Feds say wireless companies are reducing ‘bill shock’
WASHINGTON (CNN) — “Bill shock,” that moment you open your wireless phone bill and are floored by expensive charges for exceeding data, text and voice minutes, is becoming less of a problem, federal officials said Wednesday.
The Federal Communications Commission set an April 2013 deadline for wireless phone companies to comply with its usage-based alert program. The program mandates that phone companies provide customers with free, automatic usage-based alerts when they are nearing plan limits.
More than 97% of wireless phone customers are on track by early next year to receive warning messages when they’re about to exceed their wireless plan’s allotted usage limits, the FCC said. The program is supported by consumer advocacy groups and The Wireless Association (CTIA), the lobbying arm of the wireless industry.
“Today, by harnessing technology to empower consumers, almost all Americans can receive alerts to help avoid unexpected charges, giving them the information they need to manage monthly wireless bills. I’m pleased to report that we’re on track to full industry compliance by April,” FCC Chairman Julius Genachowski said in a statement in which he lauded the compliance efforts of wireless phone companies.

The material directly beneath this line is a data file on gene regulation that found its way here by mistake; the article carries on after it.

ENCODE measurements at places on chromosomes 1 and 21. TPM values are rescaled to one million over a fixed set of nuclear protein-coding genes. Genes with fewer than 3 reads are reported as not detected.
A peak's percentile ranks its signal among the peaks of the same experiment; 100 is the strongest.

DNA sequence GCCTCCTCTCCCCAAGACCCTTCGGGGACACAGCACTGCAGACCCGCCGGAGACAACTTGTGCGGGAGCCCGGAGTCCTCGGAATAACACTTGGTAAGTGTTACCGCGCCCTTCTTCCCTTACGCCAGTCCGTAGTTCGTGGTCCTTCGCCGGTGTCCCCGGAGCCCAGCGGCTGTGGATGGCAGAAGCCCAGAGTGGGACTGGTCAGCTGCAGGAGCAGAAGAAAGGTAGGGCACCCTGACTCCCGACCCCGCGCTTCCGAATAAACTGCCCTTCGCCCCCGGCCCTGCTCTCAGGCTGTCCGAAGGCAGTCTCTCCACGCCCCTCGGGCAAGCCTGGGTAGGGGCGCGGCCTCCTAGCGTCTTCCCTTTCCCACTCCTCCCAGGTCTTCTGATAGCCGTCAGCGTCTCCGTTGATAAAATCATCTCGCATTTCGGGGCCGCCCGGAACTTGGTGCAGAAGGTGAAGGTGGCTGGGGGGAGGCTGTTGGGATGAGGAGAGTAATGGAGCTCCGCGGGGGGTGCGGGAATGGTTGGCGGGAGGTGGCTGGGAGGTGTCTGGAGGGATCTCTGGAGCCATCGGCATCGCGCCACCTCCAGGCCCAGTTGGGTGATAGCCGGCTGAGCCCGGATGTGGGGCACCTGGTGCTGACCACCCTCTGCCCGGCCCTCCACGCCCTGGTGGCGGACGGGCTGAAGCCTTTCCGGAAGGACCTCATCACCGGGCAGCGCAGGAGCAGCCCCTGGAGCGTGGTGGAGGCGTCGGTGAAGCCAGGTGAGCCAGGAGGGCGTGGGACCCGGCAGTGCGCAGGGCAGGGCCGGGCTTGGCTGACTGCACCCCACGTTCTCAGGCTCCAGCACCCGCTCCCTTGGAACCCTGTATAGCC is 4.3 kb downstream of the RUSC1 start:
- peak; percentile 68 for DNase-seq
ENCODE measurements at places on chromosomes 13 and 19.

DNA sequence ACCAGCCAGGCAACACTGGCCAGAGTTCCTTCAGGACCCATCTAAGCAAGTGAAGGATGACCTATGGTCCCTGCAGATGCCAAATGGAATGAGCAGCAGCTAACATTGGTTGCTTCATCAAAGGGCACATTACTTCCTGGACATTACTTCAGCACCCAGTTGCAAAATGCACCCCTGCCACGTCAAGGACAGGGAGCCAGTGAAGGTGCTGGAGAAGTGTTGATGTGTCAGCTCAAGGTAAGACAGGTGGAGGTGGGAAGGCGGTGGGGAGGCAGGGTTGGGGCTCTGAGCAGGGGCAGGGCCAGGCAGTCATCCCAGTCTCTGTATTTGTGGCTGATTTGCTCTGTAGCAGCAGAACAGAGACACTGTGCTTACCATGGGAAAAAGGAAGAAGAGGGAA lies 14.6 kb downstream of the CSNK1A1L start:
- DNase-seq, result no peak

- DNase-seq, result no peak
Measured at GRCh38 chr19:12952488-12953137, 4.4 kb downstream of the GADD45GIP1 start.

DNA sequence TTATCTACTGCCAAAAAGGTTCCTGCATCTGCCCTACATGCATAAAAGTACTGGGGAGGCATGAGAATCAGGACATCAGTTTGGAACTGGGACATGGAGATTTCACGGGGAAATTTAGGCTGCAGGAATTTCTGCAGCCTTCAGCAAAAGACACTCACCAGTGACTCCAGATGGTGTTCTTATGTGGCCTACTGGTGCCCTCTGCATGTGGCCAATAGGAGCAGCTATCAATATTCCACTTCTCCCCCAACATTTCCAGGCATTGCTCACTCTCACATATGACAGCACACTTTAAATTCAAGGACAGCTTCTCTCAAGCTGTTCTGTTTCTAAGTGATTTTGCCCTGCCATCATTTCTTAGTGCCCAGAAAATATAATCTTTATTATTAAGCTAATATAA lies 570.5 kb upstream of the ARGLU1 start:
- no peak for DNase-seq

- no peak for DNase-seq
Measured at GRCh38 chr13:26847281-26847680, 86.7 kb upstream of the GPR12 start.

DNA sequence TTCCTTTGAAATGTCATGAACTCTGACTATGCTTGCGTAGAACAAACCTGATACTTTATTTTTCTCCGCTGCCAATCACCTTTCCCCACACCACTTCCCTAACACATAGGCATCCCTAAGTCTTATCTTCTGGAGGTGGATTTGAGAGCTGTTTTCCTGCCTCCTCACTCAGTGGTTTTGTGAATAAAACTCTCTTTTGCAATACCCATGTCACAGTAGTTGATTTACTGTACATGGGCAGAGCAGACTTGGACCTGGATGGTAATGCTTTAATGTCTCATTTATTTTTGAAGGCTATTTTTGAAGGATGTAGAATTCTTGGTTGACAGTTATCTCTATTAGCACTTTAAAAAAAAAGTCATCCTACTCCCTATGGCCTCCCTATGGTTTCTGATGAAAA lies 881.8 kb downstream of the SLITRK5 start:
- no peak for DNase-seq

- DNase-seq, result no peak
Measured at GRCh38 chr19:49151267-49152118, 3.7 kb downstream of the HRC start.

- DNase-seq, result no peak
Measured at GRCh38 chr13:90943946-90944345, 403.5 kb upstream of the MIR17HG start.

Wednesday’s announcement by the FCC came on the one-year anniversary of the program, which is part of Genachowski’s “Consumer Empowerment Agenda,” aimed at providing resources to help customers prevent mystery fees, bill shock, cramming and improve industry transparency on what charges show up on a customer’s bill.
There are more than 320 million wireless subscriptions in the U.S., according to CTIA, and the U.S. wireless industry, is valued at $195.5 billion — larger than publishing, agriculture, hotels and lodging, air transportation, motion picture and recording and motor vehicle manufacturing industry segments.